Yet nearly a year after the Senate Judiciary Committee approved the bill, by a 16-3 vote, and amid a Republican convention that intends to highlight President Bush's credentials as a "compassionate conservative," the measure, colloquially known as the "Dream Act," has yet to be brought to a floor vote by the majority party.

It has fallen victim to the Republicans' internal split on immigration, which pits cultural nativists against free-marketeers, as well as the overall shift in federal immigration policy toward border control and internal surveillance since Sept. 11 attacks. Trent Duffy, a deputy press secretary to the president, said yesterday that "certain parts" of the Dream Act deserve "serious consideration" as part of a "better, more humane, and open immigration system."

What unites the coalition supporting the Dream Act is a belief that American economic and intellectual might both suffer when the brainpower of immigrants is left untapped. Thus the legislation has brought together as sponsors three Democrats from states with large immigrant populations (Senator Richard Durbin of Illinois and Representatives Howard Berman and Lucille Roybal-Allard, both of California) and two Utah Republicans (Senator Orrin Hatch and Representative Chris Cannon) whose globalism reflects the Mormon tradition of missionary work overseas.

"Immigration is one of the great sources of strength to our economy," said Mr. Cannon in a telephone interview. "You get people who come here with the right ambition, the right motivation, the desire to give their children education. If those children are locked out of the chance for higher education, that's destructive."

Angela Perez's family fled their native Colombia in early 1999 using tourist visas after several relatives had been murdered by left-wing guerillas. Her father, an industrial engineer, found work in New York in a factory making printing equipment, and so impressed his boss that the company petitioned the Immigration and Naturalization Service to have him classified as a legal resident. A few months later, Al Qaeda attacked, and the application remains in limbo.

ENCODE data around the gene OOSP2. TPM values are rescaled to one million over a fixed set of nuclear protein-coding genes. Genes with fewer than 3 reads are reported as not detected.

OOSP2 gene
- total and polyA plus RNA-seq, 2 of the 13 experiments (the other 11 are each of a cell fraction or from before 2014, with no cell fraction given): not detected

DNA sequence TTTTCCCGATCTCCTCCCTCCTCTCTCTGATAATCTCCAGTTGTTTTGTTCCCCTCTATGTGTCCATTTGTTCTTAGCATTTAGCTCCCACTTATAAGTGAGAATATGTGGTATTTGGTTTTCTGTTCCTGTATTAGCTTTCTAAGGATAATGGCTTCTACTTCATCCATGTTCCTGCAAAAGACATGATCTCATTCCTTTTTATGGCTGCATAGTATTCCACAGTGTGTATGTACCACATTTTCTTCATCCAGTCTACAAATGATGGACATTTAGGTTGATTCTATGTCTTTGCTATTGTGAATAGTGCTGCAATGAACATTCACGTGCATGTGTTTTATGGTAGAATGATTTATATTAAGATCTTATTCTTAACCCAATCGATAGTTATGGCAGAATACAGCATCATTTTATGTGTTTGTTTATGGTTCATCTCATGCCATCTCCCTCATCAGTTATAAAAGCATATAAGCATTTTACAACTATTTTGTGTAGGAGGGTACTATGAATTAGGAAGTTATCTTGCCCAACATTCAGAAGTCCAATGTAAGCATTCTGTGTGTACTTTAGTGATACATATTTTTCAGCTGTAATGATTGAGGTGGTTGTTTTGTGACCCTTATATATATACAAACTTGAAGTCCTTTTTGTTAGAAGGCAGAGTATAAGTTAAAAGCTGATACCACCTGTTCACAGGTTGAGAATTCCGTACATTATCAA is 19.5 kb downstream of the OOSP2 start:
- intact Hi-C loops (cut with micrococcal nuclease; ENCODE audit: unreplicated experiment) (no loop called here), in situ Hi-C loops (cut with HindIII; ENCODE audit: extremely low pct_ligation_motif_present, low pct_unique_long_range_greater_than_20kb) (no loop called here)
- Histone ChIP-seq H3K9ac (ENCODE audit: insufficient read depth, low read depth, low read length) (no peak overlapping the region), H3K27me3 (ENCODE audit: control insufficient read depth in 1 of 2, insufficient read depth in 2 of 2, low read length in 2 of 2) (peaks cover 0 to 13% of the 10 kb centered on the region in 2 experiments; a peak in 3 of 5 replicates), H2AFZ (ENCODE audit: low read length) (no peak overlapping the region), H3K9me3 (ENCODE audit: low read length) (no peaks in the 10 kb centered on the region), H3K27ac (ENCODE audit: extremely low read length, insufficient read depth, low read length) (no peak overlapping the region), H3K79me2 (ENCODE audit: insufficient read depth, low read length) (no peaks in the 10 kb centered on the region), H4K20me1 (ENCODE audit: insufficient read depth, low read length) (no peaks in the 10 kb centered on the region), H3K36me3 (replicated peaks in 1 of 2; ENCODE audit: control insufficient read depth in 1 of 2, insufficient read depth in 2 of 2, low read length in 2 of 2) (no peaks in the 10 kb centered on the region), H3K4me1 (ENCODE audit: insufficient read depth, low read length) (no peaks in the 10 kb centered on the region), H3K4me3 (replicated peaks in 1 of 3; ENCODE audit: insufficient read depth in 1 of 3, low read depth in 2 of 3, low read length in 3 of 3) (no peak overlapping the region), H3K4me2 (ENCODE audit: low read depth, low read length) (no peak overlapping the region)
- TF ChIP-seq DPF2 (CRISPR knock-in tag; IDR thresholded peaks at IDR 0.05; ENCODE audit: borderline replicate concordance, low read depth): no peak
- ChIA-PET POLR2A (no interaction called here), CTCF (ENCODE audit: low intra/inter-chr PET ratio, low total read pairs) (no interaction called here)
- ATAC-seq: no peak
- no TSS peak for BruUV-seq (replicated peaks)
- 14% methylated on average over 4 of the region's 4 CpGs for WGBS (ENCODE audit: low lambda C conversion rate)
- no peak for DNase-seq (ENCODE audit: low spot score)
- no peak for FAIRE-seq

TO Senator Durbin, such a situation points to the necessity of moving immigration policy beyond the border checks, detentions and deportations undertaken in the name of homeland security. "In the aftermath of 9/11, it is vitally important that we fix our immigration system, which is fundamentally broken," he wrote in an e-mail message. "It harms our national security and our economy and it treats hard-working immigrants, especially immigrant children, unfairly. We have to distinguish between those who would do us harm and those who came to our country to pursue the American dream and are contributing members of our society."

Meanwhile, as the college semester begins, Angela Perez watches her former classmates head off to campuses -- Lydia to Tufts, others to Columbia and New York University. In her family's apartment, in Queens, she keeps a loose-leaf binder filled with academic awards and a stack of framed certificates for scholarship and community service. And she has her high school yearbook, with an aphorism from Gandhi: "Live as if you were to die tomorrow. Learn as if you were to live forever."